"No man should travel until he has learned the language of the country he visits. Otherwise he voluntarily makes himself a great baby-so helpless and so ridiculous."
Ralph Waldo Emerson (1803 - 1882) US philosopher, poet, essayist
I should have read Emerson before I moved to Germany. I have never in my life felt the lack of language so profoundly! I spent two years in Mongolia with the tiniest amount of Mongolian (I am ,however, fluent in Mongolian taxi) without feeling the frustration and embarrassment that is and will continue to be my lot in life until I learn German. When you lack the ability to communicate in the native language, you cannot fully participate in day-to-day life, understand the culture, or communicate with the people (obviously!). The language barrier can be anywhere from slightly frustrating to outright causing insanity. When you know the language, you have the comfort of being able to successfully navigate all sorts of situations, such as: ordering meals in restaurants (and knowing what you will get) , reading your own mail and contracts, and talking to the people around you (not to be underestimated!) among many others.
Language bridges the gap. One of the unfortunate things about being an English speaker (as well as being one of the most convenient) is that I am very rarely the person crossing the bridge. I open my mouth and it seems that people are rushing over it towards me, speaking English to me comfortingly as if to convey the message,” there now, was that so hard? We understand one another perfectly.” I feel as if I am being pushed back into a comfort zone that I am rapidly outgrowing. The problem is that I need to speak German really well, since the Germans seem to like precision and exactness. I don’t feel as if they are going to have a great deal of patience with my learning process and the fact that I am bound to make a ton of mistakes. Furthermore, many Germans speak good English and like to show it off. Unless my German is flawless, they'll switch to English and keep me in my comfort zone.
I am not sure why learning German seems so much more essential than learning Mongolian did. Maybe because I am much more hidden here. In Mongolia people could see down the road across the street with a blindfold on that I wasn’t going to be a native speaker at best and most likely wouldn’t speak any Mongolian at all. In Germany, I look the same as all the Germans and so it isn’t until I open my mouth that they know and by that time I am already embarrassed for being so inadequate.
I knew before moving to Germany that learning German was going to be an important part of the experience. There was a distance between me and the people in Mongolia caused because I didn’t learn Mongolian that I didn’t want to repeat the mistake in Germany. I want to be more connected to the country I am living in and less dependent upon the school community. Given my determination the actual process of learning German has been frustratingly slow.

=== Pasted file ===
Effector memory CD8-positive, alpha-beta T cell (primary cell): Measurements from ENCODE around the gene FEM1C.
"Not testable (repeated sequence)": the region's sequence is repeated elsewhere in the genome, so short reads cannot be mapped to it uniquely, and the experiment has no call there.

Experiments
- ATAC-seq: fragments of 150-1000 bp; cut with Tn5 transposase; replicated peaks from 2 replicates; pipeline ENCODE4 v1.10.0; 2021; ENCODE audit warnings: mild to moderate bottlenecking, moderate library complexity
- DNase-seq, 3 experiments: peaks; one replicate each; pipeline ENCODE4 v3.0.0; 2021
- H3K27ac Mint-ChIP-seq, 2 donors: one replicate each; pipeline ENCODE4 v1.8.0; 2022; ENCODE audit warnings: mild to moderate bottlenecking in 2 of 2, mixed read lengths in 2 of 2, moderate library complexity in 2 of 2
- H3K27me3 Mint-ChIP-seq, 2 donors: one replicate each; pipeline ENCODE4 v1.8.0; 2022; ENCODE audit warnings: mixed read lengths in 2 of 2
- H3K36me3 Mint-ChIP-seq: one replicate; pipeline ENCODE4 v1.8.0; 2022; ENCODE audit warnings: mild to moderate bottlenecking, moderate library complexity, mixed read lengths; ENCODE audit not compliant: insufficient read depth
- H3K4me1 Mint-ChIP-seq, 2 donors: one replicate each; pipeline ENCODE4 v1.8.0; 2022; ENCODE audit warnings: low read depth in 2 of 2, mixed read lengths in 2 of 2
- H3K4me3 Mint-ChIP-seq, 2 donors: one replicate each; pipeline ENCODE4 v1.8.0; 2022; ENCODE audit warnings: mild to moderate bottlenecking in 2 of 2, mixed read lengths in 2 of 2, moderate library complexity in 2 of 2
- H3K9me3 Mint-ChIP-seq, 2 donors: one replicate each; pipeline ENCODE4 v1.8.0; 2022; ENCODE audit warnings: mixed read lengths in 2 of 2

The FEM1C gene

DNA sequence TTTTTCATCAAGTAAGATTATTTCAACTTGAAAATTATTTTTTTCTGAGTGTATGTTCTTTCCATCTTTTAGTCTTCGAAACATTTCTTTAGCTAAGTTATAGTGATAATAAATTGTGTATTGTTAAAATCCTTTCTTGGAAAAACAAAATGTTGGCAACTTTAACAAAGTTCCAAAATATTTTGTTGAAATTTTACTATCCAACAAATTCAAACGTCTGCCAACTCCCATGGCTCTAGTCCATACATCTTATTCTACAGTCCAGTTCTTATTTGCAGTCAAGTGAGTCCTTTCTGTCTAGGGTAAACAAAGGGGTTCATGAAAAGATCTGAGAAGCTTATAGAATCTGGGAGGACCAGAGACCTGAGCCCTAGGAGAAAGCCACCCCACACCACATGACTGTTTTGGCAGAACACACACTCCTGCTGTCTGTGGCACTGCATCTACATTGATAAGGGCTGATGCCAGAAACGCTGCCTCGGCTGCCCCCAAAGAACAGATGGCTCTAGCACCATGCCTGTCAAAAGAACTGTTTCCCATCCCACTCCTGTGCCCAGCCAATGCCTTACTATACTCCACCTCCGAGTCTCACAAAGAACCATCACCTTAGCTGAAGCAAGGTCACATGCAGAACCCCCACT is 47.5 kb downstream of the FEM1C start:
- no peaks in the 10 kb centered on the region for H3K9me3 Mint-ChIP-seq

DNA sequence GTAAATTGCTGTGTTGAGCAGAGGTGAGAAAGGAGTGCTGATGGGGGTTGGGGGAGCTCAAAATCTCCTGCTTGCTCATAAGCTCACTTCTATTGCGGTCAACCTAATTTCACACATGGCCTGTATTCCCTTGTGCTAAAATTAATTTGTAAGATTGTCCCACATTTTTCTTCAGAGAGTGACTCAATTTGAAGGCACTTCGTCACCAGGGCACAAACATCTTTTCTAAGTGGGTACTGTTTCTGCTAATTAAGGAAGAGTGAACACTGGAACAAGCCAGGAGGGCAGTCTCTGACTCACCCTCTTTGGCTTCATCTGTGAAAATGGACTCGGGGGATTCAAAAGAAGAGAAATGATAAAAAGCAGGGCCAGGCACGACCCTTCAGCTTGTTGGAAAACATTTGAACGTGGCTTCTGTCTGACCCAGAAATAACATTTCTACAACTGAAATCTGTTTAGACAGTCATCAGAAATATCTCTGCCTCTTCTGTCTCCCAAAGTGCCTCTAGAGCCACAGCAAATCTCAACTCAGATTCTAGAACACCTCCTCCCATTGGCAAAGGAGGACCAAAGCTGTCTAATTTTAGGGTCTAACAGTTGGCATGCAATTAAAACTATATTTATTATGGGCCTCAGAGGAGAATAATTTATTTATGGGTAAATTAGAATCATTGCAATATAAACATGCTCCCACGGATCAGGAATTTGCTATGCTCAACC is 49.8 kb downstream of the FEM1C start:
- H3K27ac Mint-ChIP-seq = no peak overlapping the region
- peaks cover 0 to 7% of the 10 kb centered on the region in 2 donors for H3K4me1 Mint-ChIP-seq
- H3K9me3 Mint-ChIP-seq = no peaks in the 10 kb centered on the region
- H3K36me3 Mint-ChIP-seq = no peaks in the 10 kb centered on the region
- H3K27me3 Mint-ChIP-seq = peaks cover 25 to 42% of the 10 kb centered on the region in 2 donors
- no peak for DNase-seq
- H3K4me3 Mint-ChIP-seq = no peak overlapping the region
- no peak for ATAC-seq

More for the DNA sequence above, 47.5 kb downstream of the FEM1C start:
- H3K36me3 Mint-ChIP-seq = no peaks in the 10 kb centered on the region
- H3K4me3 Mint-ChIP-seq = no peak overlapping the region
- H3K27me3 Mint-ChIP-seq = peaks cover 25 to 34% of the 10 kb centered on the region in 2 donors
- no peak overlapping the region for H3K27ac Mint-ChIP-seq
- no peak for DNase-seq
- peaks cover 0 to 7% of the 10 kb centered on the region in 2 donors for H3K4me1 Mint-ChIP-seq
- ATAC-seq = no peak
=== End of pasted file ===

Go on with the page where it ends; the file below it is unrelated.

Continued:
It started with finding a class. At first it seemed as if they were everywhere. Ads, rumors, sage advice from others who were trying to learn German. Choosing one became a sort of obsession. Some were too expensive, some were intensive classes during the day, some were far away. The possibilities began to look thin and I choose a course in desperation. There are 5 other new teacher this year who would like to learn German as well so we banded together to form a class. Then we decided that it was too expensive and so signed up for a very cheap course downtown. It seemed fairly ideal. We didn’t count on the fact that it didn’t start until 8 at night (we are all teachers and so get up ridiculously early), that it would be taught by an incompetent (teachers are really critical of the people who teach them) or that we would be spending several hours learning the phrase “Guten Tag, Ich bin Tara. Ich komme aus Amerika.” That was the end of that. So here I am having lived two months in Germany and still not speaking much German or having started a class! Not the auspicious beginning I had hoped for.
Fortunately, the wind seems to have shifted and another class has been found! Close, fairly cheap, only us and we get to dictate what we learn. Fingers crossed that this one is good because I am sticking with it no matter how much it sucks!
To aid in this noble goal I have been spending a lot of time with a computer German course. I can count, recall colors and some nouns as well as string together some simple declarative sentences. With a limited amount of verbs. (okay, 3). My niece, who is two, can just about manage the same thing in English. Needless to say I am not exactly feeling as if I am an intellectual giant here…
But still I persevere. My apartment may be in Germany but that fact will never seem more than a superficial moving of all of my things until I speak the language. Then I will truly live here. It is time to cross that bridge.
"Die Sprache eines Volkes ist seine Seele." ("The language of a people is its soul.")